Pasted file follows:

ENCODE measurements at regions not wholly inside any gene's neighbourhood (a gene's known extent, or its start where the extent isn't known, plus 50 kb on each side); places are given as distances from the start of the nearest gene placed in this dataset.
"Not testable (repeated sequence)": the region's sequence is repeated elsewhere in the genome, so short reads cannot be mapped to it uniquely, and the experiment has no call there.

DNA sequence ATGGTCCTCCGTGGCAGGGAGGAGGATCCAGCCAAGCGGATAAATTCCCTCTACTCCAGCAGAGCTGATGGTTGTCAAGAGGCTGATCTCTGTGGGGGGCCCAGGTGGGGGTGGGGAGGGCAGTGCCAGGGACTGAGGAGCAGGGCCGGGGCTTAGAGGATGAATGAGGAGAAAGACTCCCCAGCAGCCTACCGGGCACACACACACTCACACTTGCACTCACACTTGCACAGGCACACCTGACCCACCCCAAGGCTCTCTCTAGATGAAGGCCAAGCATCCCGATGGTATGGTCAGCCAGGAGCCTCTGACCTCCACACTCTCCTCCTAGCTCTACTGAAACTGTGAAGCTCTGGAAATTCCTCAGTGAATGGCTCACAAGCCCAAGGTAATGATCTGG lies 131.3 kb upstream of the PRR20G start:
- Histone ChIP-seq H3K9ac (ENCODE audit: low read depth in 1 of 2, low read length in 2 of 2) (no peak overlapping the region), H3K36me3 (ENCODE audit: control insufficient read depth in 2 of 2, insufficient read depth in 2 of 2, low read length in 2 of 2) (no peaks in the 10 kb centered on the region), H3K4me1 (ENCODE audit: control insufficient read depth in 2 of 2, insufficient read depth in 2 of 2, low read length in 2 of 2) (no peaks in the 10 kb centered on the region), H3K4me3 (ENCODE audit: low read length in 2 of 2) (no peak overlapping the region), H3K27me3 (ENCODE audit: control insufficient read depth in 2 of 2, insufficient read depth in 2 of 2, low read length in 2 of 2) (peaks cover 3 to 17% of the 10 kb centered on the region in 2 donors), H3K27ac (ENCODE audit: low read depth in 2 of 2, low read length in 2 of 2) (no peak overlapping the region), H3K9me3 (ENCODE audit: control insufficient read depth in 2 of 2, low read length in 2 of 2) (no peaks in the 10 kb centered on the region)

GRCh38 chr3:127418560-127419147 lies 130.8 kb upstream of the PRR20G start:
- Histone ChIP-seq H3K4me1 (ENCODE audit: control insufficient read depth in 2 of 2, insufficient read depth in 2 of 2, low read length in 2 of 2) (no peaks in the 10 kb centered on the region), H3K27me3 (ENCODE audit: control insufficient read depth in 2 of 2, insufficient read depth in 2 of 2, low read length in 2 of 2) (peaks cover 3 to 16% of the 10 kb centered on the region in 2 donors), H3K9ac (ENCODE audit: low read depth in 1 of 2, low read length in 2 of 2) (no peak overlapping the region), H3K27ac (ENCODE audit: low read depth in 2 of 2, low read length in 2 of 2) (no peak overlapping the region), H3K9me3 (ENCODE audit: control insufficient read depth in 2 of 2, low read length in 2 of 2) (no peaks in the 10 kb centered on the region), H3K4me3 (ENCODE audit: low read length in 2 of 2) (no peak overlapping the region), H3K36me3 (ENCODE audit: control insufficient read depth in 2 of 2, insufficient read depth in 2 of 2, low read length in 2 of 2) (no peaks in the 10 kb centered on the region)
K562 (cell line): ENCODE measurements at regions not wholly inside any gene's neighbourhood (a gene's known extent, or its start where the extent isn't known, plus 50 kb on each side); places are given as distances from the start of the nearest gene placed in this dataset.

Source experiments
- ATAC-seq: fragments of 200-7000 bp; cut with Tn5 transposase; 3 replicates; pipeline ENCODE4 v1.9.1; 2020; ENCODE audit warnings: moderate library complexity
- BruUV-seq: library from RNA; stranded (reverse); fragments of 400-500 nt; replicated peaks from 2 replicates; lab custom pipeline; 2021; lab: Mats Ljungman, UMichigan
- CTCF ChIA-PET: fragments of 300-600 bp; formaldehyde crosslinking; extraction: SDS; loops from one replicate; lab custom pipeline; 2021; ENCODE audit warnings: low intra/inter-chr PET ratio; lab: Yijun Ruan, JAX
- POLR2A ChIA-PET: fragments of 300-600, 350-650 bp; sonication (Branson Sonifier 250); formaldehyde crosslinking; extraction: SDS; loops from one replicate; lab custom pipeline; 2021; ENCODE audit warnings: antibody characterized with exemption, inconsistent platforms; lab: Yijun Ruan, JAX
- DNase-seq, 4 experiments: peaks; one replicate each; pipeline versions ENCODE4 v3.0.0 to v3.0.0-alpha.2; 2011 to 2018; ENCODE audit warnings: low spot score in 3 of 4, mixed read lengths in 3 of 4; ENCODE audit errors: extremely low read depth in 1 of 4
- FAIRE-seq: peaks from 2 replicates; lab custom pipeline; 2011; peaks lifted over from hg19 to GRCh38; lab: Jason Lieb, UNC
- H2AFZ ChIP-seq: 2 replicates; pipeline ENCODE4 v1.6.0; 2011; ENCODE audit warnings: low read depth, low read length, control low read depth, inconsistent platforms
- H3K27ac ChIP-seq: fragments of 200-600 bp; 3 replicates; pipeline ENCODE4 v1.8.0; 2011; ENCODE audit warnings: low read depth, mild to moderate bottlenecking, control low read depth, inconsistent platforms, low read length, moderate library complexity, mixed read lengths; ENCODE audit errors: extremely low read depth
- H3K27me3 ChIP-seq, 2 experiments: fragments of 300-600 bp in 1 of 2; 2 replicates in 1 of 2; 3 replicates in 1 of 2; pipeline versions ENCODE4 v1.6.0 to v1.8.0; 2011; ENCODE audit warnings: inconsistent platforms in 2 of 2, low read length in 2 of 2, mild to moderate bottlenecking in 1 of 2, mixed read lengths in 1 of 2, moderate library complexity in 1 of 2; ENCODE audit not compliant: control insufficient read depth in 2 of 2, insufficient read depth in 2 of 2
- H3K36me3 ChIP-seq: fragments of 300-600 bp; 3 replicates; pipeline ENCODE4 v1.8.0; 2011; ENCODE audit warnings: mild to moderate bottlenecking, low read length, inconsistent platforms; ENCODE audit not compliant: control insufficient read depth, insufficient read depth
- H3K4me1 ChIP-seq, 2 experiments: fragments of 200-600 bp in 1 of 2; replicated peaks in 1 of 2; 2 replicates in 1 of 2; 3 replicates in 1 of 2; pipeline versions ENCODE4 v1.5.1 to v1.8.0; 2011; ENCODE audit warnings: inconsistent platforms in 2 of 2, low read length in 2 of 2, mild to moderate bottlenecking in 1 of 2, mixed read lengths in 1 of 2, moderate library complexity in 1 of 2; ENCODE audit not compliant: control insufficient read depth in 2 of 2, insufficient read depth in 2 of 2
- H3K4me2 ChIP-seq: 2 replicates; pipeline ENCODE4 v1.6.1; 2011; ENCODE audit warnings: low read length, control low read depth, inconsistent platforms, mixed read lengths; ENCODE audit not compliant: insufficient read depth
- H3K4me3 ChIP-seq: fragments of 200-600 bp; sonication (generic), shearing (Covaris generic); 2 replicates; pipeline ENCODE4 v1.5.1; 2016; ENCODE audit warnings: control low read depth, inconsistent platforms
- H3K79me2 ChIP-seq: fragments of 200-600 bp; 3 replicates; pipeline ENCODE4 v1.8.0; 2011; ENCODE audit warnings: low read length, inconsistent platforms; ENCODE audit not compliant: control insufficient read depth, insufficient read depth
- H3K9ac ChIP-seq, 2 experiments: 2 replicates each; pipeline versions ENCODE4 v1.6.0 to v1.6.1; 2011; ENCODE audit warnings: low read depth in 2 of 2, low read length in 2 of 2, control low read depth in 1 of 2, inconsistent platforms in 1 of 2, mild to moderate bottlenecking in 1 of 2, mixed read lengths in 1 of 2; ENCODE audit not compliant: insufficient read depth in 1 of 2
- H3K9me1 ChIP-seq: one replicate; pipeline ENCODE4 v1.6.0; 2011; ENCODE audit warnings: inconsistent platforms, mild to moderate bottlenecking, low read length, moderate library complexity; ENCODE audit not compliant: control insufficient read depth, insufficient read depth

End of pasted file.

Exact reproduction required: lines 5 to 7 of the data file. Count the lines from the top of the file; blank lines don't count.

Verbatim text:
GRCh38 chr3:127418560-127419147 lies 130.8 kb upstream of the PRR20G start:
- Histone ChIP-seq H3K4me1 (ENCODE audit: control insufficient read depth in 2 of 2, insufficient read depth in 2 of 2, low read length in 2 of 2) (no peaks in the 10 kb centered on the region), H3K27me3 (ENCODE audit: control insufficient read depth in 2 of 2, insufficient read depth in 2 of 2, low read length in 2 of 2) (peaks cover 3 to 16% of the 10 kb centered on the region in 2 donors), H3K9ac (ENCODE audit: low read depth in 1 of 2, low read length in 2 of 2) (no peak overlapping the region), H3K27ac (ENCODE audit: low read depth in 2 of 2, low read length in 2 of 2) (no peak overlapping the region), H3K9me3 (ENCODE audit: control insufficient read depth in 2 of 2, low read length in 2 of 2) (no peaks in the 10 kb centered on the region), H3K4me3 (ENCODE audit: low read length in 2 of 2) (no peak overlapping the region), H3K36me3 (ENCODE audit: control insufficient read depth in 2 of 2, insufficient read depth in 2 of 2, low read length in 2 of 2) (no peaks in the 10 kb centered on the region)
K562 (cell line): ENCODE measurements at regions not wholly inside any gene's neighbourhood (a gene's known extent, or its start where the extent isn't known, plus 50 kb on each side); places are given as distances from the start of the nearest gene placed in this dataset.